I wanted to buy them all, but I settled for the nearly-all-organic blondie brownie bars - a four-pack for $7. If her other stuff is comparable to these blondies, I am in love. I've made blondies and I've bought them, but these were really outstanding. A nice crisp bite to the chocolate drizzle with a nice soft, moist and tender blondie underneath. Studded with chocolate chips and a nice soft texture, what more could you ask for? Not too sweet, not too gooey, just a nice soft, moist bite with a little chocolate snap. These were divine. I would highly recommend you tap dance your way to Happy Dance Baking Company today.

Wednesday, July 23, 2014

Book Review: Roadfood by Jane and Michael Stern (9th edition)

I was recently asked to join Random House's Blogging for Books program and much to my surprise, this was the first book I chose! A great read about the joys of eating all across our great country in everything from dives to diners to truckstops and more. is the lovechild of Jane and Michael Stern (assisted by a whole lot of eaters, support writers, and forum chatters) who created the concept of eating great local/regional cuisine that you find out on the open road. Most everything is going to be cheap ($), relatively cheap ($$), or basically inexpensive ($$$), but good food and a great experience. Each quintessential place on the blog is featured with details about what was eaten and the great thing about it. There's price point offerings, ratings, and pictures to make your mouth water (and sometimes, not). Roadfood the book, now in it's ninth edition, features the same great diatribe with a Top 100 list, a cross-section of the United States breakdown by region, a cross-reference section in the back for easy dining, and a little bit about how to use the book (which ends up being pretty self-explanatory - Where am I? What's great to eat around here?). All around, a pretty great book concept with some interesting detailed observations and eating experiences. One slight miff (and I might be biased here), nothing in Colorado made their Top 100 list, but two in Seattle did. Apparently, they haven't spent enough time in either place. Happy reading and then, eating!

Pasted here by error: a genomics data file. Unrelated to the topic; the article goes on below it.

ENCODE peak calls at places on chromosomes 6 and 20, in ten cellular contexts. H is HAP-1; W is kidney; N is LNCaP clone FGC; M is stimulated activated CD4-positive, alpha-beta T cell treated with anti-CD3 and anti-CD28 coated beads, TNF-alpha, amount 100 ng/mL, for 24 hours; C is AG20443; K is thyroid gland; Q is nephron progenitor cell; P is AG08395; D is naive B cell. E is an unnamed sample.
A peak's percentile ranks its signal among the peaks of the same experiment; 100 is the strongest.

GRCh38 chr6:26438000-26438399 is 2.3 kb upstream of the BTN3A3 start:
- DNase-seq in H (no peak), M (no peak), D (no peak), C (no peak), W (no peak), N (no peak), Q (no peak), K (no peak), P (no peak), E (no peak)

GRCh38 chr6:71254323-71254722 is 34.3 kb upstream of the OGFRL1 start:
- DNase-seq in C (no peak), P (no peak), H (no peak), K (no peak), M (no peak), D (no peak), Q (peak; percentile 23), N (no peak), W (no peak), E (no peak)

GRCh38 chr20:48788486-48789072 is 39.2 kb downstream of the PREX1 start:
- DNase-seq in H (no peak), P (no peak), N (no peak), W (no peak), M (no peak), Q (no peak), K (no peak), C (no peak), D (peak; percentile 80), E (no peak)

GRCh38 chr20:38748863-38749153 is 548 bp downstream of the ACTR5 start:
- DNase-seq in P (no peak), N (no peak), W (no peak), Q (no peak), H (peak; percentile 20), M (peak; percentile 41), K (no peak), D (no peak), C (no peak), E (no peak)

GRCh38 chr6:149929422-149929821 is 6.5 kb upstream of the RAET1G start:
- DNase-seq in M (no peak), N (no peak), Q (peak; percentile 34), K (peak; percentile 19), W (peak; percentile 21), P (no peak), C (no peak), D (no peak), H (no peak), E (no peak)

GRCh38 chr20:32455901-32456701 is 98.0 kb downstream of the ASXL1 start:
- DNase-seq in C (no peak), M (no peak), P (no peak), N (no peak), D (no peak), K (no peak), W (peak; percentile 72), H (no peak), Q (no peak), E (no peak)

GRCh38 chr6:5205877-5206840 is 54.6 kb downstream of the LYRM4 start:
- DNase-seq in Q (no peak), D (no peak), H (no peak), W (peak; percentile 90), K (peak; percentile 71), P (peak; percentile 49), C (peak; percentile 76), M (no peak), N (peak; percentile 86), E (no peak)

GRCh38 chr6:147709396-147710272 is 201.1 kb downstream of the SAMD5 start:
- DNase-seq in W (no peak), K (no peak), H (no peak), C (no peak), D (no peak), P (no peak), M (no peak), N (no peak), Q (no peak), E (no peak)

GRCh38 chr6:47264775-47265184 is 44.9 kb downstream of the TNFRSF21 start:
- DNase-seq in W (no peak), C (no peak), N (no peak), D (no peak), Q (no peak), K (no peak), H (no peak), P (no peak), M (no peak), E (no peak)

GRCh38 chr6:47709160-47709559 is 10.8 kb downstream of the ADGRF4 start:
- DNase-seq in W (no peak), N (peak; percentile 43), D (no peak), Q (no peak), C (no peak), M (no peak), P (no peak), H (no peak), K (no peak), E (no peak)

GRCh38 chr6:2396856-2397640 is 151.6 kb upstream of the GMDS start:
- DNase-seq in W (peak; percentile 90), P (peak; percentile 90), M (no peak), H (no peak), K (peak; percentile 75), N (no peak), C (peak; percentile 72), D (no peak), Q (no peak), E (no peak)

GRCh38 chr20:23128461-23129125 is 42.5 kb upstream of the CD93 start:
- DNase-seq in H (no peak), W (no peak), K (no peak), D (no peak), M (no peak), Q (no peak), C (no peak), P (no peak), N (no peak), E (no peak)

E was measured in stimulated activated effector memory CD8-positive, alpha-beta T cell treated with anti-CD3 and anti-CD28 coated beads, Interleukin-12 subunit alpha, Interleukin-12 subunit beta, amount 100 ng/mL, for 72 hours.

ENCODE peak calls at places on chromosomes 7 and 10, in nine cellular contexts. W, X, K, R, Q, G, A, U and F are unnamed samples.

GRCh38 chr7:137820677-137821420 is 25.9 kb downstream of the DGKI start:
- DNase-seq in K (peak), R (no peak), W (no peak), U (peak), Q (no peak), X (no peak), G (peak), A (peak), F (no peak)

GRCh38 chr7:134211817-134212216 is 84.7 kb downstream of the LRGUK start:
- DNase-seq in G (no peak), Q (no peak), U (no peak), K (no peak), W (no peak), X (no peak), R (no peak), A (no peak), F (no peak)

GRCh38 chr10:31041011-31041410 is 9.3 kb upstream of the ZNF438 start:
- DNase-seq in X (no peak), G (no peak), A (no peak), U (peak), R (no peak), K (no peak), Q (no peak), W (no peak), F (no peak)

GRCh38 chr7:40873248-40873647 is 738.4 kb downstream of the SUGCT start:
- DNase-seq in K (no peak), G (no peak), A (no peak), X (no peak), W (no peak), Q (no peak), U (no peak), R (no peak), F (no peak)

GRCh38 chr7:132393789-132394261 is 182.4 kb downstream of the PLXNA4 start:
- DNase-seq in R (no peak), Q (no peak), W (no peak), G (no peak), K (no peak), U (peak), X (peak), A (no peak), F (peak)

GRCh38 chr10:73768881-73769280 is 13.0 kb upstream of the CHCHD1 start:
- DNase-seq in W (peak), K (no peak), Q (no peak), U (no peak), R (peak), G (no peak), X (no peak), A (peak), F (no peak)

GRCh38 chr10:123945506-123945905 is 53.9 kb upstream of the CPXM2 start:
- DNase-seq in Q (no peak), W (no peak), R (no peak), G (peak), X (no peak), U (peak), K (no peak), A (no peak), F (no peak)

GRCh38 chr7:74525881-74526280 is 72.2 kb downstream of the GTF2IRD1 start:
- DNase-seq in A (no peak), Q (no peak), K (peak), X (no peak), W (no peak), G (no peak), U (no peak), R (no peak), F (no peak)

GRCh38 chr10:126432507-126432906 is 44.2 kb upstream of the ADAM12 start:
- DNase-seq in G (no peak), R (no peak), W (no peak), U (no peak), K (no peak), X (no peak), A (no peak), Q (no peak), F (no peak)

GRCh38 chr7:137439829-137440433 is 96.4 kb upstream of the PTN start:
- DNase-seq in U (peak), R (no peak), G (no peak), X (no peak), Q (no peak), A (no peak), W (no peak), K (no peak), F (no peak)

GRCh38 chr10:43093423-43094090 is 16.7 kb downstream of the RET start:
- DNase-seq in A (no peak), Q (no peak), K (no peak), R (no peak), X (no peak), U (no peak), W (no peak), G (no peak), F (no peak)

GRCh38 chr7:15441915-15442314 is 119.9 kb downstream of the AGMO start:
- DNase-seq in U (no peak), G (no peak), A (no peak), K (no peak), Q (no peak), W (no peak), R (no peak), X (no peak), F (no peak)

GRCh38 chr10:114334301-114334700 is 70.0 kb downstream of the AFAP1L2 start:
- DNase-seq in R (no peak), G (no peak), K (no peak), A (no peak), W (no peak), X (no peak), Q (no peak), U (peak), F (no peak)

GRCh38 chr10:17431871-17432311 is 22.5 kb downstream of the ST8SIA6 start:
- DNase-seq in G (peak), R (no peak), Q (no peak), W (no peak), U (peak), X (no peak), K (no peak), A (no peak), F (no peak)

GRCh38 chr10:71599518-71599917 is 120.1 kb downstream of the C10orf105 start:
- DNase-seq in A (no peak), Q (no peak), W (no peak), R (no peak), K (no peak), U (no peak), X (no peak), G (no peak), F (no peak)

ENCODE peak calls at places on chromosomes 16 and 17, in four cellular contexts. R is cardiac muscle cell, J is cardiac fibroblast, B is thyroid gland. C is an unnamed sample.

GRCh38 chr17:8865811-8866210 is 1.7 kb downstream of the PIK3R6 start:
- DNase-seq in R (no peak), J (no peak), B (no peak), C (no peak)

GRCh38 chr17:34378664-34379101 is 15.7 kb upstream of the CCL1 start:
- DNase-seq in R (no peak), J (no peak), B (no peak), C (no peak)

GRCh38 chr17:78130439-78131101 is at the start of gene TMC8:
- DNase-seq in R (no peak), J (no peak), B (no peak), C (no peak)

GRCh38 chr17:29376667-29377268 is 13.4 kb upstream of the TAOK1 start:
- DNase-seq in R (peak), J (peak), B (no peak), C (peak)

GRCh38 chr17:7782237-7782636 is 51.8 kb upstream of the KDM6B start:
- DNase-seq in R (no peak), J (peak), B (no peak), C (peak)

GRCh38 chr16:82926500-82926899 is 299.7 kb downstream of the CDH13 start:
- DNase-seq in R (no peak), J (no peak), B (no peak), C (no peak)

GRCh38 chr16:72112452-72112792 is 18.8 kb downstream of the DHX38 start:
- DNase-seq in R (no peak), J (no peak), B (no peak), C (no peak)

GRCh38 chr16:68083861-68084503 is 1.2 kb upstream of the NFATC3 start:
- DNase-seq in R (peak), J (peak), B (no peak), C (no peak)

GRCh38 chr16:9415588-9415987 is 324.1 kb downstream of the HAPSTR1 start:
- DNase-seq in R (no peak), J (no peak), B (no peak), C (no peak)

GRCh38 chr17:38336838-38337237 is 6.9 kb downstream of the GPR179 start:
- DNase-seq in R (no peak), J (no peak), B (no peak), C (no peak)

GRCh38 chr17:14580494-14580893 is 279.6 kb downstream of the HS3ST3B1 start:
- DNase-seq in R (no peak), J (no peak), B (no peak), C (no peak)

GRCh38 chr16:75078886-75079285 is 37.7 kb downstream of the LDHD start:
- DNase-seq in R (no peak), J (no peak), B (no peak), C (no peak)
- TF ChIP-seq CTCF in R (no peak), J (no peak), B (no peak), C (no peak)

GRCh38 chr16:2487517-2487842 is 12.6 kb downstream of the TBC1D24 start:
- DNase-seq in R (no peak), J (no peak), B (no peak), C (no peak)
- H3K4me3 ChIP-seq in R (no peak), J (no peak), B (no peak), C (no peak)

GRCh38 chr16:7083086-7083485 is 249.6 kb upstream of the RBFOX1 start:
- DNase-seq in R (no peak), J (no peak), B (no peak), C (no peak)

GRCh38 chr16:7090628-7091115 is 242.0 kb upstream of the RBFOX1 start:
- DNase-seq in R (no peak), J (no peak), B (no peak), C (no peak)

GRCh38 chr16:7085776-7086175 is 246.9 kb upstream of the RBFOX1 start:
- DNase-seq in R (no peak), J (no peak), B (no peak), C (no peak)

Tuesday, March 4, 2014

GoodReads Review: Under the Wide and Starry Sky

Under the Wide and Starry SkyUnder the Wide and Starry Sky by Nancy Horan
My rating: 5 of 5 stars

Robert Louis Stevenson has made a dramatic impact on our global history - in literature, as well as poetry, essays, and so many other versions of the written word. To hear an historical fictional account of his life, his love and his work was truly inspiring.

The story of Robert Louis Stevenson - Louis - and Fannie Osbourne's lives, as they collided and then collaborated, is a monumental tale about two people, their predispositions (a little pride, a little prejudice), and how love truly can be a force that changes lives, if only you are willing to follow your heart and take the risk to love fully. Not only did this theme play out within their relationship, but within themselves, as well. Each had a dire situation to overcome which was somewhat self-imposed (Louis' desire to write against the wishes of his father and his diminishing pocketbook and Fannie's desire to be free to be an artist and create a life of happiness amidst the persecution of divorce, adultery, and long before women's suffrage or rights), based upon the love they felt within themselves for what they truly were and who they wanted to be. The inspiration of this intimate love story follows the life and adventures of a sickly Louis and a fiery Fannie each not wanting to stop until their life is truly their own, something they achieve together.